OSF Preprints | A survey of funders’ and institutions’ needs for understanding researchers’ open research practices

Abstract:  A growing number of research-performing organisations (institutions) and funding agencies have policies that support open research practices — sharing of research data, code and software. However, funders and institutions lack sufficient tools, time or resources to monitor compliance with these policies.

  To better understand funder and institution needs related to understanding open research practices of researchers, we targeted funders and institutions with a survey in 2020 and received 122 completed responses. Our survey assessed and scored, (from 0-100), the importance of and satisfaction with 17 factors associated with understanding open research practices. This includes things such as knowing if a research paper includes links to research data in a repository; knowing if a research grant made code available in a public repository; knowing if research data were made available in a reusable form; and knowing reasons why research data are not publicly available. Half of respondents had tried to evaluate researchers’ open research practices in the past and 78% plan to do this in the future. The most common method used to find out if researchers are practicing open research was personal contact with researchers and the most common reason for doing it was to increase their knowledge of researchers’ sharing practices (e.g. determine current state of sharing; track changes in practices over time; compare different departments/disciplines). The results indicate that nearly all of the 17 factors we asked about in the survey were underserved. The mean importance of all factors to respondents was 71.7, approaching the 75 threshold of “very important”. The average satisfaction of all factors was 41.3, indicating a negative level of satisfaction with ability to complete these tasks. The results imply an opportunity for better solutions to meet these needs. The growth of policies and requirements for making research data and code available does not appear to be matched with solutions for determining if these policies have been complied with. We conclude that publishers can better support some of the needs of funders and institutions by introducing simple solutions such as: – Mandatory data availability statements (DAS) in research articles – Not permitting generic “data available on request” statements – Enabling and encouraging the use of data repositories and other methods that make data available in a more reusable way – Providing visible links to research data on publications – Making information available on data and code sharing practices in publications available to institutions and funding agencies – Extending policies that require transparency in sharing of research data, to sharing of code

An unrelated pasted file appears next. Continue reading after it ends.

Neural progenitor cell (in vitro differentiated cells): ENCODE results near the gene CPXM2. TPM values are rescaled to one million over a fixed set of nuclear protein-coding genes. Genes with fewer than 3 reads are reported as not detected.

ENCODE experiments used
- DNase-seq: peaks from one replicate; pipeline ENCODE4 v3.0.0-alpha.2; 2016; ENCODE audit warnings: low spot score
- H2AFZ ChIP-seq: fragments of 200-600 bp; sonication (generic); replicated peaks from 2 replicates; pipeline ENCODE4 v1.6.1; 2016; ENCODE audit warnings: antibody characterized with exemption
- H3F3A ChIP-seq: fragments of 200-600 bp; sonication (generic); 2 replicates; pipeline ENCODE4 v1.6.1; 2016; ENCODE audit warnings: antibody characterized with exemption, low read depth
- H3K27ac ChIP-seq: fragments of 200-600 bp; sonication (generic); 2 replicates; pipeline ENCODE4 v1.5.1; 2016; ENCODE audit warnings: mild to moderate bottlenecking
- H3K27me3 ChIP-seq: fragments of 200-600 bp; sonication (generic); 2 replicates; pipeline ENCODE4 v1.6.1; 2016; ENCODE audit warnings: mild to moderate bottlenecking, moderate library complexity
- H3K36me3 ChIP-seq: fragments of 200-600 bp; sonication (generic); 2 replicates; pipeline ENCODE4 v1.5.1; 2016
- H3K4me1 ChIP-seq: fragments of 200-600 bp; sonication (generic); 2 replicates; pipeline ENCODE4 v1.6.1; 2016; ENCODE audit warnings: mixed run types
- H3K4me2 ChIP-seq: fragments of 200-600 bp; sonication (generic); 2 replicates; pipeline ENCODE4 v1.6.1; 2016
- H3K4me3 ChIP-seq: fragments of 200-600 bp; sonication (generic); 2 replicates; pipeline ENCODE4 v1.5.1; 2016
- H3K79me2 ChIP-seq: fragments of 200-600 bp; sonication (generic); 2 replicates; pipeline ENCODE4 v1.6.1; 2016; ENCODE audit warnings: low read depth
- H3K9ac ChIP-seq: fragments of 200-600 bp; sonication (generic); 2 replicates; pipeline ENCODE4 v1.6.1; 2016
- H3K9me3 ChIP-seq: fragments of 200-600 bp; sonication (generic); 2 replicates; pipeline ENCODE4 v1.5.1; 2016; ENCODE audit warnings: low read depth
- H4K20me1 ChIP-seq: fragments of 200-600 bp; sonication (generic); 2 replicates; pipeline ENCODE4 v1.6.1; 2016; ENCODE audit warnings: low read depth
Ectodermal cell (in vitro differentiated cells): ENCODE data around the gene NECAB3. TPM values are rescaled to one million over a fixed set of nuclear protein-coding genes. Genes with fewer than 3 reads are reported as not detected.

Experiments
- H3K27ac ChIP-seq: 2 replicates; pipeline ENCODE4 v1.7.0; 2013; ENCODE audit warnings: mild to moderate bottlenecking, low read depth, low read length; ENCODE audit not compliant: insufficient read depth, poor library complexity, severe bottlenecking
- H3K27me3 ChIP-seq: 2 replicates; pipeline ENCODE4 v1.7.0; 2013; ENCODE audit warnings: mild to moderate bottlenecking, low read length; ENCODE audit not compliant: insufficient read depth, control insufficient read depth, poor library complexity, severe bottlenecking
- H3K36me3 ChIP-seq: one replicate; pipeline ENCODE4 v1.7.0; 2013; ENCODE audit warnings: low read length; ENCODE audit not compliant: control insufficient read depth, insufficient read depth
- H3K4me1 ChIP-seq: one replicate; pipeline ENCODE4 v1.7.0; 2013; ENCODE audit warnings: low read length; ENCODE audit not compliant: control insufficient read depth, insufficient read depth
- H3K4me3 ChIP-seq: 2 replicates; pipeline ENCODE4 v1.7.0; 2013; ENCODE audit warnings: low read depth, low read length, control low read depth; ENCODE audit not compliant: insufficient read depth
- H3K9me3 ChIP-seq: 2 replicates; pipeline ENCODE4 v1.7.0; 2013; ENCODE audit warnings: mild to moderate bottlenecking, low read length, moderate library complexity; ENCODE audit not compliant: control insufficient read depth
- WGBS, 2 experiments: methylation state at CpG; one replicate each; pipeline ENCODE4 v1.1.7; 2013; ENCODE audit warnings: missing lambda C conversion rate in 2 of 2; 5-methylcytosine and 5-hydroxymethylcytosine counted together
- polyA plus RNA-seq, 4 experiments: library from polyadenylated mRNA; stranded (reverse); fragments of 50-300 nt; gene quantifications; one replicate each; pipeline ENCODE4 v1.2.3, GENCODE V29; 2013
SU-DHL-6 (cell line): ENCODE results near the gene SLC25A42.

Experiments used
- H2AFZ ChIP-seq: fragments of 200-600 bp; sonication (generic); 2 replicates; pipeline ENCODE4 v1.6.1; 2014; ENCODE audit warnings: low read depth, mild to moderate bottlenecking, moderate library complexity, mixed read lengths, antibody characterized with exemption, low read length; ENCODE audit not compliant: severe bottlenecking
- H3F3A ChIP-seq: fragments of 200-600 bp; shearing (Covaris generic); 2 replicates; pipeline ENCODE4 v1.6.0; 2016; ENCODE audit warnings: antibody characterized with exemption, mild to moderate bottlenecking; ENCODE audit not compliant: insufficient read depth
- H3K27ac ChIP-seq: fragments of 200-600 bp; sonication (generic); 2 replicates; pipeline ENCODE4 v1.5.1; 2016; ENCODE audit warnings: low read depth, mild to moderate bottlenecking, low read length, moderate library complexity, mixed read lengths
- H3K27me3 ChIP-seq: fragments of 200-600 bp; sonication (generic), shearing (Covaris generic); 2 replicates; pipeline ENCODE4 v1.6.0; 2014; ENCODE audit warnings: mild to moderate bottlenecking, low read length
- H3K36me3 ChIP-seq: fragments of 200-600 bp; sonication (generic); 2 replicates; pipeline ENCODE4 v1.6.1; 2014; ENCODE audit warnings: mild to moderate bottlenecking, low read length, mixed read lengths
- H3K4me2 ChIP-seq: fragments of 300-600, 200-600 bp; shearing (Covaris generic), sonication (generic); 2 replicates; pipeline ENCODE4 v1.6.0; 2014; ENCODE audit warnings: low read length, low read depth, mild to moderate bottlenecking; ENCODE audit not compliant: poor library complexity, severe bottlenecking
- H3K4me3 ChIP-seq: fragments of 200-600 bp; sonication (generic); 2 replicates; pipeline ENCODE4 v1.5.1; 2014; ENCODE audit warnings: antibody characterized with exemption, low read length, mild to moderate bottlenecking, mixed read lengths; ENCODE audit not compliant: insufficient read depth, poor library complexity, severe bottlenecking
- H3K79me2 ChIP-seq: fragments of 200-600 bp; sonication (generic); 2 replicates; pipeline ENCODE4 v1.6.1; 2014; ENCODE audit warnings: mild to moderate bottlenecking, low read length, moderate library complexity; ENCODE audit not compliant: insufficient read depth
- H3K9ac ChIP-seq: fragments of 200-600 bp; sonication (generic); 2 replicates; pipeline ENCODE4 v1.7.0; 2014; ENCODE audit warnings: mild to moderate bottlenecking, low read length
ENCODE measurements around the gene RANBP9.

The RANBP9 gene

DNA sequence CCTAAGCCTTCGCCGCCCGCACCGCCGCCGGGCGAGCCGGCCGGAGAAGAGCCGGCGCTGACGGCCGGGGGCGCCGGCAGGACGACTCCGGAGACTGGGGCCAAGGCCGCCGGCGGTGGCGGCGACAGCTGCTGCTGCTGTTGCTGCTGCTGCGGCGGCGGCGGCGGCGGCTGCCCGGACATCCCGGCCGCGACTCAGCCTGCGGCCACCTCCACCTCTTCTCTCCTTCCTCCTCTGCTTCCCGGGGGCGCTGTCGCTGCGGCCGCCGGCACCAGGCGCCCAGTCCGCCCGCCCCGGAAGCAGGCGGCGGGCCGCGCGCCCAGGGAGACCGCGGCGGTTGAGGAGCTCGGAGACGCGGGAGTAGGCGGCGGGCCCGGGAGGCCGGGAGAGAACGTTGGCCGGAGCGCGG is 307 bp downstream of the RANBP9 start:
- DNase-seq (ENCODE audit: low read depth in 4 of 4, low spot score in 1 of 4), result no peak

How can publishers better meet the open research needs of funders and institutions?

“Publishers investing in simple solutions in their workflows can help to better meet the needs of funders and institutions who wish to support open research practices, research released this week by PLOS concludes.

Policies can be an effective solution for changing research culture and practice. A growing number of research-performing organisations (institutions) and funding agencies have policies that support open research practices — sharing of research data, code and software — as do publishers. Seeking to deepen our understanding of funder and institution needs related to open research, we surveyed more than 100 funders and institutions in 2020. We wanted to know if they are evaluating how researchers share data and code, how they are doing it, why they are doing it, and how satisfied they are with their ability to get these tasks done. Our results are available as a preprint along with an anonymised dataset….

Simple solutions more publishers could provide include:

Mandatory Data Availability Statements (DAS) in all relevant publications.
Across the STM industry around 15% of papers include a DAS. Since we introduced our data availability policy in 2014, 100% of PLOS research articles include a DAS.
Supporting researchers to provide information on why research data (and code) are not publicly available with their publications.
Time and again “data available on request” has been shown to be ineffective at supporting new research — and is not permitted in PLOS journals. 
Enabling and encouraging the use of data repositories.
Recommending the use of data repositories is a useful step, but making them easily and freely accessible — integrated into the publishing process — can be even more effective. Rates of repository use are higher in journals that partner closely with repositories and remove cost barriers to their use.
Providing visible links to research data on publications. Many researchers also struggle to find data they can reuse, hence PLOS will soon be experimenting with improving this functionality in our articles, and integrating the Dryad repository with submission….”